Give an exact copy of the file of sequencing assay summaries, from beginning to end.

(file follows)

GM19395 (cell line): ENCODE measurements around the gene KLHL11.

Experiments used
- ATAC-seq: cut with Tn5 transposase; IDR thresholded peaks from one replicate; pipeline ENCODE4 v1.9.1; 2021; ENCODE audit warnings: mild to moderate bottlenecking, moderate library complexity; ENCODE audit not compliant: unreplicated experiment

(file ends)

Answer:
GM19395 (cell line): ENCODE measurements around the gene KLHL11.

Experiments used
- ATAC-seq: cut with Tn5 transposase; IDR thresholded peaks from one replicate; pipeline ENCODE4 v1.9.1; 2021; ENCODE audit warnings: mild to moderate bottlenecking, moderate library complexity; ENCODE audit not compliant: unreplicated experiment